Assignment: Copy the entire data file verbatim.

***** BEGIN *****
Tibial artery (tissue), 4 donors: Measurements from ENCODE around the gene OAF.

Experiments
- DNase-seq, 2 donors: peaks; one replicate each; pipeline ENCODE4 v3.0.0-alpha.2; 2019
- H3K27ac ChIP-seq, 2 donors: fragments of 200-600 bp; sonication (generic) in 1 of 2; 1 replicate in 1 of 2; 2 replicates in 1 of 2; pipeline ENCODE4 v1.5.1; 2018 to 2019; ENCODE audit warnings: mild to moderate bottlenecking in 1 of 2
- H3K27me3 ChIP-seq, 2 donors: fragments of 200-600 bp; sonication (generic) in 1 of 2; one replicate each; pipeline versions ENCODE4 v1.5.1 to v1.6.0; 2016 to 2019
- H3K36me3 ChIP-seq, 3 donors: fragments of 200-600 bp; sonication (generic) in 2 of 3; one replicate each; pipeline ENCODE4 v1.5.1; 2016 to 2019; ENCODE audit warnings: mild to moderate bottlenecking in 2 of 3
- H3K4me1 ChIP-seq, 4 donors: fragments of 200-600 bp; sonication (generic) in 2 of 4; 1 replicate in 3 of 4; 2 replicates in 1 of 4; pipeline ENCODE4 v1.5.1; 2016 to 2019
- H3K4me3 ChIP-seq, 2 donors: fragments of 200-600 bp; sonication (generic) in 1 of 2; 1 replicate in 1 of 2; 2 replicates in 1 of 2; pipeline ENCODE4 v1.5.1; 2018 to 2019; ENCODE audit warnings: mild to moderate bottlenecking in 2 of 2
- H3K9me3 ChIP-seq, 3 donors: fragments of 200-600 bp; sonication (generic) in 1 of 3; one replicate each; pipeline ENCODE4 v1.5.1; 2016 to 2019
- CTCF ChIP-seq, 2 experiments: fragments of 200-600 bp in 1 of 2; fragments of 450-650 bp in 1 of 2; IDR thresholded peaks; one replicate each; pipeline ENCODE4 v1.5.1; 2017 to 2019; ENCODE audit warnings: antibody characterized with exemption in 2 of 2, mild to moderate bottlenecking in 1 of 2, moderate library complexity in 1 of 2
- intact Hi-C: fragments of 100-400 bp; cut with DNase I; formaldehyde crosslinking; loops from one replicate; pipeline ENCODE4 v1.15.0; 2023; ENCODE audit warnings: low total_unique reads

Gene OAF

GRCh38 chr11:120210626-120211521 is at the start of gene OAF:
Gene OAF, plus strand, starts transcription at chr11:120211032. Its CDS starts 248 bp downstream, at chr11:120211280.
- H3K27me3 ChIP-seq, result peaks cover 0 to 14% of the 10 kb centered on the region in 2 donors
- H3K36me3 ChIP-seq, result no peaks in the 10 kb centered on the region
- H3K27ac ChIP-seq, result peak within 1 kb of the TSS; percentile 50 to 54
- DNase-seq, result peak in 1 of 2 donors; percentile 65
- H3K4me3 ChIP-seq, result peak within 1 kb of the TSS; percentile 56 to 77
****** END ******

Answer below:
Tibial artery (tissue), 4 donors: Measurements from ENCODE around the gene OAF.

Experiments
- DNase-seq, 2 donors: peaks; one replicate each; pipeline ENCODE4 v3.0.0-alpha.2; 2019
- H3K27ac ChIP-seq, 2 donors: fragments of 200-600 bp; sonication (generic) in 1 of 2; 1 replicate in 1 of 2; 2 replicates in 1 of 2; pipeline ENCODE4 v1.5.1; 2018 to 2019; ENCODE audit warnings: mild to moderate bottlenecking in 1 of 2
- H3K27me3 ChIP-seq, 2 donors: fragments of 200-600 bp; sonication (generic) in 1 of 2; one replicate each; pipeline versions ENCODE4 v1.5.1 to v1.6.0; 2016 to 2019
- H3K36me3 ChIP-seq, 3 donors: fragments of 200-600 bp; sonication (generic) in 2 of 3; one replicate each; pipeline ENCODE4 v1.5.1; 2016 to 2019; ENCODE audit warnings: mild to moderate bottlenecking in 2 of 3
- H3K4me1 ChIP-seq, 4 donors: fragments of 200-600 bp; sonication (generic) in 2 of 4; 1 replicate in 3 of 4; 2 replicates in 1 of 4; pipeline ENCODE4 v1.5.1; 2016 to 2019
- H3K4me3 ChIP-seq, 2 donors: fragments of 200-600 bp; sonication (generic) in 1 of 2; 1 replicate in 1 of 2; 2 replicates in 1 of 2; pipeline ENCODE4 v1.5.1; 2018 to 2019; ENCODE audit warnings: mild to moderate bottlenecking in 2 of 2
- H3K9me3 ChIP-seq, 3 donors: fragments of 200-600 bp; sonication (generic) in 1 of 3; one replicate each; pipeline ENCODE4 v1.5.1; 2016 to 2019
- CTCF ChIP-seq, 2 experiments: fragments of 200-600 bp in 1 of 2; fragments of 450-650 bp in 1 of 2; IDR thresholded peaks; one replicate each; pipeline ENCODE4 v1.5.1; 2017 to 2019; ENCODE audit warnings: antibody characterized with exemption in 2 of 2, mild to moderate bottlenecking in 1 of 2, moderate library complexity in 1 of 2
- intact Hi-C: fragments of 100-400 bp; cut with DNase I; formaldehyde crosslinking; loops from one replicate; pipeline ENCODE4 v1.15.0; 2023; ENCODE audit warnings: low total_unique reads

Gene OAF

GRCh38 chr11:120210626-120211521 is at the start of gene OAF:
Gene OAF, plus strand, starts transcription at chr11:120211032. Its CDS starts 248 bp downstream, at chr11:120211280.
- H3K27me3 ChIP-seq, result peaks cover 0 to 14% of the 10 kb centered on the region in 2 donors
- H3K36me3 ChIP-seq, result no peaks in the 10 kb centered on the region
- H3K27ac ChIP-seq, result peak within 1 kb of the TSS; percentile 50 to 54
- DNase-seq, result peak in 1 of 2 donors; percentile 65
- H3K4me3 ChIP-seq, result peak within 1 kb of the TSS; percentile 56 to 77